ASK any artist or curator to draw the line between what is art and what is craft, and you'll probably get into a lengthy discussion filled with words like "illusive,messy," and "fuzzy." The struggle with terminology seems to follow the crafts field, but most professional craftspeople today would say their work is grounded in a commitment to artistry.Echoing that sentiment is Lloyd Herman, one of the country's top authorities on contemporary crafts. He concludes that in American crafts, "the 1980s can stand up against the best periods of any country in history." Mr. Herman attempts to prove his point in the large crafts show he curated at the DeCordova Museum and Sculpture Park in Lincoln, Mass., which will be traveling to seven more cities through 1993. "Art That Works: Decorative Arts of the Eighties, Crafted in America" presents works by 112 artists, encompassing furniture and lighting, glassware and ceramic tableware, rugs, clocks, and containers. The term "decorative arts" in the title was scorned by craftsmakers in the past, because it connoted frivolous, unnecessary decoration on functional objects. But in the '80s, the phrase was revived as American crafts matured and gained expressive power. The term "crafts downplayed in the title - admittedly has had a bad reputation, but that, too, is slowly changing. "Unfortunately, 'craft' conjurs up images of potholders and things we see in Christmas bazaars," says Mr. Herman, who in 1971 helped found the Smithsonian Institution's Renwick Gallery, the national craft museum of the US. "When you say 'painting,' most people think of masterworks," he says. "They don't think of all the terrible amateur paintings that are done." Typical ways of distinguishing between "craft" and "art if one must do so - often have to do with "whether something is functional or nonfunctional, or made out of a particular medium like clay, glass, or wood," says Herman. But "what most defines art for me is the degree of creativity and originality backed up with craftsmanship. On one hand, I admire the craftsmanship of a reproduction of a Chippendale chair, but it doesn't succeed for me as art, because it lacks originality and freshness."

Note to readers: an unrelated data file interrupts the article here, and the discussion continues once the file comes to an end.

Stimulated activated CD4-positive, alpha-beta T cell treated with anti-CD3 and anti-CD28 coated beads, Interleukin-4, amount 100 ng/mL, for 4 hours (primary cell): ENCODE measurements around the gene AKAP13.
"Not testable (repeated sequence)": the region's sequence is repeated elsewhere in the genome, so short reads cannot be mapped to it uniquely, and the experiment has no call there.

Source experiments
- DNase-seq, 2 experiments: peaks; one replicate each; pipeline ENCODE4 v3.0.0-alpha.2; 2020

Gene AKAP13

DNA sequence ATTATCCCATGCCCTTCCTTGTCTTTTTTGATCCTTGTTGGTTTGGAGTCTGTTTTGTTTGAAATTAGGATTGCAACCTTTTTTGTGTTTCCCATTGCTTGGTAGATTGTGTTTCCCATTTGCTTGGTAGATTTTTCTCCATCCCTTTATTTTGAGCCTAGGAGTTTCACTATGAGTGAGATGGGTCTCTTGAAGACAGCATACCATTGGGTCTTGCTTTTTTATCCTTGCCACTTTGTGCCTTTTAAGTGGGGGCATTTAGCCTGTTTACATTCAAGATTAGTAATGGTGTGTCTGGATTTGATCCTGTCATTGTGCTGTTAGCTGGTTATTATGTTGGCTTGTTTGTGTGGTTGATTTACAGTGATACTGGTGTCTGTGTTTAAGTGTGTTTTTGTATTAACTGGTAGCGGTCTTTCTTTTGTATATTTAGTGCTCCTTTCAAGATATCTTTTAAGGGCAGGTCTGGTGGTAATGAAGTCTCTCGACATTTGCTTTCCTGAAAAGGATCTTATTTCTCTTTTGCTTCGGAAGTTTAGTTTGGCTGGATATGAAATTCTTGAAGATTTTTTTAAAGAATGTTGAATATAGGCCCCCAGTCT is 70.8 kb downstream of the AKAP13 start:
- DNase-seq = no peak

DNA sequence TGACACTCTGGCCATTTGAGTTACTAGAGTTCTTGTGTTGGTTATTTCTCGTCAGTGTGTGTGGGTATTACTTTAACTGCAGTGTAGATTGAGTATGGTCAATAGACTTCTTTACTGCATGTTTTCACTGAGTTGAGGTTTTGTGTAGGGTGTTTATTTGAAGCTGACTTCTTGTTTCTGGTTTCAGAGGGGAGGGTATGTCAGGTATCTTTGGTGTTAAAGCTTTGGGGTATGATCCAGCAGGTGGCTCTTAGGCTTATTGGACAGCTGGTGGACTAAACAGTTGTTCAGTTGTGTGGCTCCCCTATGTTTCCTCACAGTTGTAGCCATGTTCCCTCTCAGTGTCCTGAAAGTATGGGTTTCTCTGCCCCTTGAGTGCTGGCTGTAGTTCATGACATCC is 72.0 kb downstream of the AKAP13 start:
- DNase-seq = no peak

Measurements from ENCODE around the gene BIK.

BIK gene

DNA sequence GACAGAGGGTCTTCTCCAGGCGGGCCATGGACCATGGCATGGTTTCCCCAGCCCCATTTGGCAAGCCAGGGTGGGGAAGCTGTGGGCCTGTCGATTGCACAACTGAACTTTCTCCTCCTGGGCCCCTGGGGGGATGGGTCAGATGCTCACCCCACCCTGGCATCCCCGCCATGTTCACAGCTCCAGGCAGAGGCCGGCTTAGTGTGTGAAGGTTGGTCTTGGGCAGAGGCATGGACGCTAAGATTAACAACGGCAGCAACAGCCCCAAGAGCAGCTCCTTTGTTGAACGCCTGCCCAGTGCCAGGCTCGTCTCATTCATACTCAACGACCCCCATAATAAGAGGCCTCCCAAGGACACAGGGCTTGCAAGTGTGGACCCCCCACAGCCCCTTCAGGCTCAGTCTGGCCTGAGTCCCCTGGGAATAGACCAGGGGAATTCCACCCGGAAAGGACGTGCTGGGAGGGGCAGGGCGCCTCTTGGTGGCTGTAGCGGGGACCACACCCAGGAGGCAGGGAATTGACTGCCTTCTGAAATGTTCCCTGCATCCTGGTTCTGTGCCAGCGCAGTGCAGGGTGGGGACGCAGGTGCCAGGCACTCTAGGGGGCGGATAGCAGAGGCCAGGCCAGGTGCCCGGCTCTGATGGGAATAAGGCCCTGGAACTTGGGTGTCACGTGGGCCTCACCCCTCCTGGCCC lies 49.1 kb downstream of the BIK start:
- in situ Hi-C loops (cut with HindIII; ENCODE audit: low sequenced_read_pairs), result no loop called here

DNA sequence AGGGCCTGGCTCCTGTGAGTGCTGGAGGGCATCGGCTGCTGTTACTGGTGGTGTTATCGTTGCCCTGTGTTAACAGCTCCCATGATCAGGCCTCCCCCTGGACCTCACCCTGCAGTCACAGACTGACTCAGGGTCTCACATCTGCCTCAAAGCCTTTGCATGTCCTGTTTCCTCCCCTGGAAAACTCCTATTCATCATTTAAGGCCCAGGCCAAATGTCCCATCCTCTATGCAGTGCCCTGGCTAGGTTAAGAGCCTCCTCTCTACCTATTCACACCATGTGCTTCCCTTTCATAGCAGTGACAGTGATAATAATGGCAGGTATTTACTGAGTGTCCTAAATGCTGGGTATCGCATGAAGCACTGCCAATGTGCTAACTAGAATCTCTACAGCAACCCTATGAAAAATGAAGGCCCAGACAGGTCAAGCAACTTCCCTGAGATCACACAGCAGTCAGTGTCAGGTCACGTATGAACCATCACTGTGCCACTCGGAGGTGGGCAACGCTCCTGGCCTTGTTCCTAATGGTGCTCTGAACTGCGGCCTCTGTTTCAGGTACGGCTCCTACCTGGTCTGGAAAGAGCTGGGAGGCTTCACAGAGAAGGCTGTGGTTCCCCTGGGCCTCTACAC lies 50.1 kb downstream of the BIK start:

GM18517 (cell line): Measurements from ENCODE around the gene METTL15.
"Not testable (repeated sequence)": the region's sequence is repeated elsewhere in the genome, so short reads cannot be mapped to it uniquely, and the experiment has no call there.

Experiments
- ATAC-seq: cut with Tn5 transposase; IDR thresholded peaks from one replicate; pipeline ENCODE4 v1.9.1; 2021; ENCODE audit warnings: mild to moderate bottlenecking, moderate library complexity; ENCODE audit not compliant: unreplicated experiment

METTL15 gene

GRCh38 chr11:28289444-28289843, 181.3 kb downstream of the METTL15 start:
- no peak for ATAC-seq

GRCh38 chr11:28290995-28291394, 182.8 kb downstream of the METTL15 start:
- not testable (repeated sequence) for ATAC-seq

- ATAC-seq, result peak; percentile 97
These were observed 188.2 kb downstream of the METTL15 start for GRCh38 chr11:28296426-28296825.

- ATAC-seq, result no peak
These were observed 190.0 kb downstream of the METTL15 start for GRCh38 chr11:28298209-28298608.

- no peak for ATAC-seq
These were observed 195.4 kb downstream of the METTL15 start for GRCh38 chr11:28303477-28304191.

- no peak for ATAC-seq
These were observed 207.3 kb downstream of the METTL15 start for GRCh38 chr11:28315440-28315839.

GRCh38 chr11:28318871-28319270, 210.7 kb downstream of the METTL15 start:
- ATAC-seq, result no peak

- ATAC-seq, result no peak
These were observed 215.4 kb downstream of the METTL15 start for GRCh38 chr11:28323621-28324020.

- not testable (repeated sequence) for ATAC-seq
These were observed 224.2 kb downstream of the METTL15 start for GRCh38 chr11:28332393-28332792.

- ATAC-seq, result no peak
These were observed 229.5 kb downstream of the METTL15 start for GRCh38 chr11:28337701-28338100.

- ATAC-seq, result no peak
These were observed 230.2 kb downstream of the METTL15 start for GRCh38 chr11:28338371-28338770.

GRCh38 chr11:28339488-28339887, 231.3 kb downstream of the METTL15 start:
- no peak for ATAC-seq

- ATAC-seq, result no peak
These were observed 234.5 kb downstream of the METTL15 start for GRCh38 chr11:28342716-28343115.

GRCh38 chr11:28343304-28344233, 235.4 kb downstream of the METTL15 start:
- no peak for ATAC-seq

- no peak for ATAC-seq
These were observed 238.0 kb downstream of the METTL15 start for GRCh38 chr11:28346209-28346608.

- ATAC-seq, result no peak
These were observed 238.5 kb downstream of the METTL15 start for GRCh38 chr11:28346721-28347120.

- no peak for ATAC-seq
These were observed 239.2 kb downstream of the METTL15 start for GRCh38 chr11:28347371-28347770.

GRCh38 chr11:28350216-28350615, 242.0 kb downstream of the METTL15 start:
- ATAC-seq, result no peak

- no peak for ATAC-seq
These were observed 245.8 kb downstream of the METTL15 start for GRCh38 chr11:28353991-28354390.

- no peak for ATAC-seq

Market for crafts growing Wherever true definitions lie, a few things are certain: The last two decades have seen a greater number of crafts collectors, rising prices, growing (though not pervasive) interest from museums and galleries, and more public awareness of US talent in crafts. In 1965, the American Crafts Council (ACC), a leading service organization for crafts, held a crafts show in Vermont that attracted a few thousand visitors and sold $18,000 worth of items, says Carol Sedestrom Ross, ACC's long-time show organizer. This year, the council hosted six shows across the country, attracting more than 100,000 visitors (from Saks Fifth Avenue buyers to toy-store owners) and selling $45 million in goods, she says. Much of the appeal for the general public, perhaps, is due to a backlash against contemporary art, Ms. Ross says, which tends to intimidate and mystify. Crafts such as furniture, glassware, and jewelry, however, "are things people immediately understand."